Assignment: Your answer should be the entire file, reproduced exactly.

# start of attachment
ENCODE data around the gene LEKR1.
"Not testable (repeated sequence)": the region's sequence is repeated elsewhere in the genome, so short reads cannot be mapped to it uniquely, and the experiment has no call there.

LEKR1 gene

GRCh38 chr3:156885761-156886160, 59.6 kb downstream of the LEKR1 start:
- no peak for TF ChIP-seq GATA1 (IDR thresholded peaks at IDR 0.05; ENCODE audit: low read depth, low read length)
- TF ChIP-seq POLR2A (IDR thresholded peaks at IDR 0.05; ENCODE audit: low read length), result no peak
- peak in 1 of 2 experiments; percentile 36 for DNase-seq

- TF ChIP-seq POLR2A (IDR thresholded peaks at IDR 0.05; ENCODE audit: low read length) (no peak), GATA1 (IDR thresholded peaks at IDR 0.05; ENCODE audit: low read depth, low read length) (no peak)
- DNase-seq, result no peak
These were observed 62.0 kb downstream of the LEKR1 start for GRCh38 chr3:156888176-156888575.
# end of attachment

ENCODE data around the gene LEKR1.
"Not testable (repeated sequence)": the region's sequence is repeated elsewhere in the genome, so short reads cannot be mapped to it uniquely, and the experiment has no call there.

LEKR1 gene

GRCh38 chr3:156885761-156886160, 59.6 kb downstream of the LEKR1 start:
- no peak for TF ChIP-seq GATA1 (IDR thresholded peaks at IDR 0.05; ENCODE audit: low read depth, low read length)
- TF ChIP-seq POLR2A (IDR thresholded peaks at IDR 0.05; ENCODE audit: low read length), result no peak
- peak in 1 of 2 experiments; percentile 36 for DNase-seq

- TF ChIP-seq POLR2A (IDR thresholded peaks at IDR 0.05; ENCODE audit: low read length) (no peak), GATA1 (IDR thresholded peaks at IDR 0.05; ENCODE audit: low read depth, low read length) (no peak)
- DNase-seq, result no peak
These were observed 62.0 kb downstream of the LEKR1 start for GRCh38 chr3:156888176-156888575.